Posts archive: May 2002

lowercase sound.

- Ella Delaney [Wednesday, May 29th, 2002]

Although the Librarian of Congress rejected ridiculous royalty rates recommended by CARP (Copyright Arbitration Royalty Panel), the Librarian must still make a final determination on the issue within 30 days. Now, it’s your turn to broadcast.

- Ella Delaney [Wednesday, May 22nd, 2002]

A newspaper editor argues that art should be covered more like sports.

- Meredith Tromble [Tuesday, May 21st, 2002]

Despite the recent efforts of former SFMOMA director David Ross, Eyestorm is “insolvent” and up for sale.

- Tucker Nichols [Monday, May 20th, 2002]

to see some of this side of the country’s best Chinese landscape paintings. James Cahill, retired from UC Berkeley after three decades of teaching Chinese art history, was known for bringing examples of his own collection into the classroom. This gorgeous show of paintings, curated by former students, makes a case for abandoning the slide carousel and getting straight to the goods. Closes May 26.

- Tucker Nichols [Saturday, May 18th, 2002]

Sometimes gossip in the art world is irresistable. Catch up on the latest Julian Schnabel drama, as he tangles with former friend and Cuban painter, Lázaro Gómez Carriles. This time Schnabel is oddly stuck in the role of the rational establishment, defending itself against a reckless artist.

- Tucker Nichols [Thursday, May 16th, 2002]

with an essay by Mark A. Cheetham and Elizabeth D. Harvey that takes visual criticism all the way back to cave art. James Elkins offers “A Sceptical Introduction to Visual Criticism” and Berkeley’s own Martin Jay weighs in with “That Visual Turn.” Check out the sample issue.

- Meredith Tromble [Wednesday, May 15th, 2002]

by Jenny Marketou, one of the two curators of Open_Source_Art_Hack at the New Museum in New York. Read why the museum has now pulled the plug on one of the show’s more controversial works.

- Ella Delaney [Monday, May 13th, 2002]

is Let it Breed, currently on view in the belly of the beast, the BioArts Gallery located in the offices of the Genetic Savings and Clone, an entrepreneurial startup famous for cloning the first kitty, CC. The exhibition, curated by Dale Hoyt, consists primarily of works by CALF members (Coalition of Artists and Life Forms). Debate continues to rage over whether (or how) artists can create critical work while being showcased and sponsored by the very entities they critique.The BioArts Gallery is located at 80 LibertyShip Way, suite 22 in Sausalito by appointment only; (415)621-4527.

- Ella Delaney [Monday, May 13th, 2002]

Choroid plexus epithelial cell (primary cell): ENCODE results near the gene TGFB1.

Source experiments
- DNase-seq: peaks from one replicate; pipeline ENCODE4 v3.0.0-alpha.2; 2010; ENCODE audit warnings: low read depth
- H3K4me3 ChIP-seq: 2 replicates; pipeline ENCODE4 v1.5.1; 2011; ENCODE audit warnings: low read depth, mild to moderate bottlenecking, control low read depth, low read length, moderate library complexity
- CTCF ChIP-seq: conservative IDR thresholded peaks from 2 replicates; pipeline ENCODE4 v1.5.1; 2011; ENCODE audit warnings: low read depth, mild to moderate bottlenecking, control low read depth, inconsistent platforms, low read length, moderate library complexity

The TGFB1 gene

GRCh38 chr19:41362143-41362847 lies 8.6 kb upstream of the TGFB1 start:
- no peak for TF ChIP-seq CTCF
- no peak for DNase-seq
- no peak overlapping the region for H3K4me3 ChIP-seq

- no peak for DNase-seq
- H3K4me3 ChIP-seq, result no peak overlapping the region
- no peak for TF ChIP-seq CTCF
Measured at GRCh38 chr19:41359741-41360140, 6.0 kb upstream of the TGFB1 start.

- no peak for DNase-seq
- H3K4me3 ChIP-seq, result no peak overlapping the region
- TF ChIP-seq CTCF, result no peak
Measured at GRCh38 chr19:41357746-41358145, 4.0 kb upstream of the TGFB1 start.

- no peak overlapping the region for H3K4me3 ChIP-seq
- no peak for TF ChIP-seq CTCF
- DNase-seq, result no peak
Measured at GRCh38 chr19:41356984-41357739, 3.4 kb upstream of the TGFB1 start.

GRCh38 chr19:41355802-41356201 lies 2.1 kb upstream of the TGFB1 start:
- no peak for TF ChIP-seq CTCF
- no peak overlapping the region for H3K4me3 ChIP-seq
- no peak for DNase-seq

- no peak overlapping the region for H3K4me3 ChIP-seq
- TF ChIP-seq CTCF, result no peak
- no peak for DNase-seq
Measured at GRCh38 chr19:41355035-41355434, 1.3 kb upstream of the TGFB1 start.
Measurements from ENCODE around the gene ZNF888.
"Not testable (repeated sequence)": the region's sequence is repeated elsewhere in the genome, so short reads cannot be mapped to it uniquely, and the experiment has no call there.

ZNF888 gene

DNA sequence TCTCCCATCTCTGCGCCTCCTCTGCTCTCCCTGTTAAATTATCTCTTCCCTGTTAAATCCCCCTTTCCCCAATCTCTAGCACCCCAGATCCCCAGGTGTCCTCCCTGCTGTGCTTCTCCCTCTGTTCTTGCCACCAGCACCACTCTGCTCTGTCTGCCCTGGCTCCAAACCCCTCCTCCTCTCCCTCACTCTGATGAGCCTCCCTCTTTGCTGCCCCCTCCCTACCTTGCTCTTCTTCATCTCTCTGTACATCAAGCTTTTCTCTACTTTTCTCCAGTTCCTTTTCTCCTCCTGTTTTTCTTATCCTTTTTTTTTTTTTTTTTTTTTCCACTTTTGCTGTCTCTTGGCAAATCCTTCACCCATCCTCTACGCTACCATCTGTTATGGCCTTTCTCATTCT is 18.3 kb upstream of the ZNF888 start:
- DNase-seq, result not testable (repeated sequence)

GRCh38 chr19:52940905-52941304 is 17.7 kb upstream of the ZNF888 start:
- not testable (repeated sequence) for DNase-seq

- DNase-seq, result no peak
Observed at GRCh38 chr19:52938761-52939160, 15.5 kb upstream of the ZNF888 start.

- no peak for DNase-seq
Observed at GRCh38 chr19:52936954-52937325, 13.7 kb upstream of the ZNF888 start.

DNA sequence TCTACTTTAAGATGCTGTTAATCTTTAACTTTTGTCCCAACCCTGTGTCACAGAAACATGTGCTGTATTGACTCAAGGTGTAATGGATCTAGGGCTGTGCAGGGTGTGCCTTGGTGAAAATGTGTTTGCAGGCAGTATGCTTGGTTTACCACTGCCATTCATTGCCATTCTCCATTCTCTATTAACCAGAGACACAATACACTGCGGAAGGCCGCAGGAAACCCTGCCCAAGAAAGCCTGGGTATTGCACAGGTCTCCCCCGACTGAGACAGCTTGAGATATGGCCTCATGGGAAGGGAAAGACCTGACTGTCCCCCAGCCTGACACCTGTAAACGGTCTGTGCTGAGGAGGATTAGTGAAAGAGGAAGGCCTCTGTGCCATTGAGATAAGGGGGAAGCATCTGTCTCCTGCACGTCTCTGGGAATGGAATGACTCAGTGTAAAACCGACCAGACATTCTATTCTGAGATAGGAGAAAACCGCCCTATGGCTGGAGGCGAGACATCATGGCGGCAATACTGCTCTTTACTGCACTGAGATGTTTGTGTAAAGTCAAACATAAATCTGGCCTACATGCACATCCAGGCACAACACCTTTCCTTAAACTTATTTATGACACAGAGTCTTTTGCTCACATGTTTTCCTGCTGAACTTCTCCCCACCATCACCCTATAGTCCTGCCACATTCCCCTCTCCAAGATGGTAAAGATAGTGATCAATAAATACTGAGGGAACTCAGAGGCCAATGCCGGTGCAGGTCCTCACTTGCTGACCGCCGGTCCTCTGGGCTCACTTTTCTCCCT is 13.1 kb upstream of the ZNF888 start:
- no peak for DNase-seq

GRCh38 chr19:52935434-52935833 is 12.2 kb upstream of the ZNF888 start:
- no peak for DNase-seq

two gorgeous paintings on mulberry paper by Yun-Fei Ji at Post Gallery; stunning Afghan rugs from the Soviet invasion featuring motifs of tanks, AK-47s, landmines and helicopters at DiRT Gallery; Polly Apfelbaum’s dizzying floor installation of dyed velvet at Karyn Lovegrove; John Coplans’ very naked fingers at ACE; a delightfully ambitious show of Chinese antiquities and contemporary Western art at ACME, featuring a dreamy Uta Barth photo above a lacquered wine table; and the mesmerizing photos-as-objects of Masao Yamamato at Craig Krull Gallery. Get to it.

- Tucker Nichols [Monday, May 13th, 2002]

...because they have the illusion of invulnerability to its effects,” says The Economist in this report on the psychology of persuasion. Recent research is intended to help advertisers and politicians send more “effective” messages. But those of us opposed to facilitating effective lies might want to look into this research for help causing a “powerful increase in resistance.”

- Meredith Tromble [Friday, May 10th, 2002]

After taking in some of the works by Christian Marclay currently scattered throughout the Bay Area, dig deeper in to this seminal sound artist’s work.

- Ella Delaney [Wednesday, May 8th, 2002]

Ray Beldner is money. In Counterfeit, his new show at Catherine Clark Gallery, he reveals just how many colors he can create with a stack of dollar bills and a pair of scissors. Come see his “forgeries” of modern masterpieces, each sculpted from cool cash: a sharp Barbara Kruger, a huge Jackson Pollock. Walking on top of a Carl Andre floor piece (covered in dollar bills, of course) feels strange, in part because it’s a work of art, but also because those bills belong in our pockets. Through June 1.

- Tucker Nichols [Tuesday, May 7th, 2002]

about Rep. Rick Boucher’s impending challenge to notorious section 1201 of the Digital Millenium Copyright Act (the anti-circumvention section that chips away at fair use), read one librarian’s evaluation of other endangered protections.

- Ella Delaney [Monday, May 6th, 2002]

Piper, who will lecture at the San Francisco Art Institute Friday May 10, has had difficulty managing both her academic obligations at Wellesley and her art career, says The Boston Globe.

- Meredith Tromble [Thursday, May 2nd, 2002]

“It has been a surprise to me how most of the cultural institutions in this country are not ready yet to host this sort of exhibition because of both the technical and controversial issues raised by the politics associated with some of these works.” Read more about Open_Source_Art_Hack, the show she co-curated at New Museum with Walker Art Center’s Steve Dietz.

- Ella Delaney [Thursday, May 2nd, 2002]

From the editors